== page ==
Tuesday, July 21, 2009

Sonic Youth / Awesome Color - Live 2009.07.18

I know, it's been forever since I've written, and considering my upcoming plans to spend a year living in Germany, I have to admit I can't guarantee consistent posting in the near future. Time will tell. In the meantime, I managed to catch one last show in the US.

Artist: Sonic Youth
Venue: Uptown Theater
Location: Kansas City, Missouri
Date: July 18, 2009
Opening Act: Awesome Color

Setlist:
01. Tom Violence
02. No Way
03. Sacred Trickster
04. Calming the Snake
05. Silver Rocket
06. Walkin Blue
07. Anti-Orgasm
08. Malibu Gas Station
09. Leaky Lifeboat
10. Antenna
11. Poison Arrow
12. Massage the History
13. White Cross

First Encore:
14. The Wonder →
15. Hyperstation

Second Encore:
16. What We Know
17. Pacific Coast Highway

Review:
Since I don't have a lot of background information about Sonic Youth and I don't know their entire discography, I can only provide a brief review. I will proceed nonetheless. I should note that the setlist is borrowed from the Kansas City Star, whose review I generally agreed with.

Openers Awesome Color failed to impress. They played a half-hour of fast, punky grooves. Their singer/guitarist was clearly the dominant member; he was the only dynamic musician. In every single song, the drummer and bassist had merely one riff to play and that's all they did. For all their energy and headbanging, all they did was the same thing for four minutes at a time. The guitarist was creative and had a variety of riffs, but it was entirely up to him to make things interesting. The weight was a bit much for one musician to handle and even with some good tricks and riffs, the songs got old fast. His vocals were undecipherable and lost in the mix.

Sonic Youth, however, were in fine form. They mostly focused on their newest album, The Eternal, but they threw in just a few older songs, which of course garnered strong appreciation from the crowd. The band frequently just shoegazed, but they had energy and they did engage in at least some dialog with the audience (unlike infamous shoegazers My Bloody Valentine). Thurston Moore was the main man, talking the most, singing the most, and playing the lead guitar parts highest in the mix, but the other two original members, Lee Ranaldo and Kim Gordon, each had a few turns at the mic.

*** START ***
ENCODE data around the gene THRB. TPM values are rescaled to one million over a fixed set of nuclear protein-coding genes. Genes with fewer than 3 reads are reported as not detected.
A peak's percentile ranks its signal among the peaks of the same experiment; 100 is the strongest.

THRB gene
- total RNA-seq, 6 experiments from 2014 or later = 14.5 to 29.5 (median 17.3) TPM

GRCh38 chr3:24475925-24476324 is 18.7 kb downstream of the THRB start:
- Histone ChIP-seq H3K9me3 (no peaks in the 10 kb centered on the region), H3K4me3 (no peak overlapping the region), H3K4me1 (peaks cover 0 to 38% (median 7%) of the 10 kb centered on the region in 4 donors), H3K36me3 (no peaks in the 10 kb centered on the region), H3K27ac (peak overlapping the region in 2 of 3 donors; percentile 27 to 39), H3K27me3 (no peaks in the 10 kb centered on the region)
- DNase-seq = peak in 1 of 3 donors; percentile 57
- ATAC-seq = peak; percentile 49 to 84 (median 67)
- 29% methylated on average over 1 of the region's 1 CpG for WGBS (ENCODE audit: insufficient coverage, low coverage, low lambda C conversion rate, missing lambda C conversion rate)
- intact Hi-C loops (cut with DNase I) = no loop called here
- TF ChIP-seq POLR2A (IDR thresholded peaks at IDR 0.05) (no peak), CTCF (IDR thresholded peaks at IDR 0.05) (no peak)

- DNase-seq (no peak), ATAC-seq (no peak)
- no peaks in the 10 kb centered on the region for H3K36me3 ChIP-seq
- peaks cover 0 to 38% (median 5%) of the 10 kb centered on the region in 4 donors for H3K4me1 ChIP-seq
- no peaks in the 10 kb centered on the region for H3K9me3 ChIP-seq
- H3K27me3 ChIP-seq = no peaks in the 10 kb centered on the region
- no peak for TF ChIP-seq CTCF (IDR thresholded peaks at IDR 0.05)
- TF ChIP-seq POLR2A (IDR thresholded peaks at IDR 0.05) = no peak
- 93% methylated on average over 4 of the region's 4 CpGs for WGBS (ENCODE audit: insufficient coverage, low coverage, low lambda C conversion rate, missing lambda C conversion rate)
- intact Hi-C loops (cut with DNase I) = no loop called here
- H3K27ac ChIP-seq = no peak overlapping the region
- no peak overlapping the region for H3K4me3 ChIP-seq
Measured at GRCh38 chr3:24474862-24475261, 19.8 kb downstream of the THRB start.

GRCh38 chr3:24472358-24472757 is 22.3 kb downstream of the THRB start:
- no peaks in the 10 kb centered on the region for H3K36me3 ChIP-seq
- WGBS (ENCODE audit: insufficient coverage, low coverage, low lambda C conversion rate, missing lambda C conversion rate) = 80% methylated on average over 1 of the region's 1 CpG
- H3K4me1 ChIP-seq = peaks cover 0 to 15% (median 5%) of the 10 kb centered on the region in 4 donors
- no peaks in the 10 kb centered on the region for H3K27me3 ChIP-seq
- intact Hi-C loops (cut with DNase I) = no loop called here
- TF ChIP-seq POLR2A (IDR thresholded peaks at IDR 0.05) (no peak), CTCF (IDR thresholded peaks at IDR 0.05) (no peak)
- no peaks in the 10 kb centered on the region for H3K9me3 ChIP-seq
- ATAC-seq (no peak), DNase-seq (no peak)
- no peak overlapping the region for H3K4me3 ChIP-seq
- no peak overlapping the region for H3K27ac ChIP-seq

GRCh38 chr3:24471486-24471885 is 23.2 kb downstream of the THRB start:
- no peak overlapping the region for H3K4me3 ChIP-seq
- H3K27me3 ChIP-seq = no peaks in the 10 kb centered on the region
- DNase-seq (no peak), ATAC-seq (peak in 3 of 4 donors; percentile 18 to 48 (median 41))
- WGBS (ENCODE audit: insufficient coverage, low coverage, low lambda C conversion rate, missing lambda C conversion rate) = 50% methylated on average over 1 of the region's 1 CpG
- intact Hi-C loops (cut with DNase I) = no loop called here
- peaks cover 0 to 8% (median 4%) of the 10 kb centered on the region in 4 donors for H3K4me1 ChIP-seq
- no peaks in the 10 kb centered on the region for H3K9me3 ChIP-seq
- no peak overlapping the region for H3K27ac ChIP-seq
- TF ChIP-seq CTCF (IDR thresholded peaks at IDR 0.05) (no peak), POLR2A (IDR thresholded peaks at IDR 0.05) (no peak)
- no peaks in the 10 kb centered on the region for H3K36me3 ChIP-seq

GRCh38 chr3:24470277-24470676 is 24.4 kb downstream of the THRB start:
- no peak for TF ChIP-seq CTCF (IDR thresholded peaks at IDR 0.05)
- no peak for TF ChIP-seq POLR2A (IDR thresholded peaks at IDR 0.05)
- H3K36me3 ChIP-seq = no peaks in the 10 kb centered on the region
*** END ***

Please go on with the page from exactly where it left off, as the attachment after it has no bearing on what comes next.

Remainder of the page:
Most songs did not have clearly separable instrumentation; the combination of four musicians' guitars and basses created a wide sonic landscape held by drummer Steve Shelley's rhythm and overlaid by the relatively sparse vocals. Thurston's guitars usually were the dominant part, either the main riff of a song or part of a noisemaking machine. Lee's parts were almost pure noise, but they were important to the total sound of the songs. Kim alternated between rhythm guitar, second bass, and dancing, and Mark Ibold held down the main bass parts. The bass was especially hard to pick out in the mix, but I could tell that Mark's parts were usually lower in pitch, and when Kim also was on bass, she'd played higher parts, more similar to rhythm guitar parts (kind of like Peter Hook used to do in Joy Division/New Order).

Many songs featured extensive noise jams, but they usually were dynamic and interesting enough to keep my attention. Somehow the band found a perfect match of convoluted noise with an underbelly of melody and rhythm. The pieces found a way to fit together – the most abstract jams had little foundation, but most were grounded in some sort of riff that was low in the mix yet present enough to tie things up and keep the movement and flow of the songs.

The mix wasn't entirely perfect, especially as the vocals were hard to distinguish, but the sound was generally good, and the band kept things rolling for over two hours. They didn't offer much familiar territory, and their sonic assault can be intense, but it's well worth it if you've got earplugs.

Scores:
Awesome Color: D+
Sonic Youth: A-

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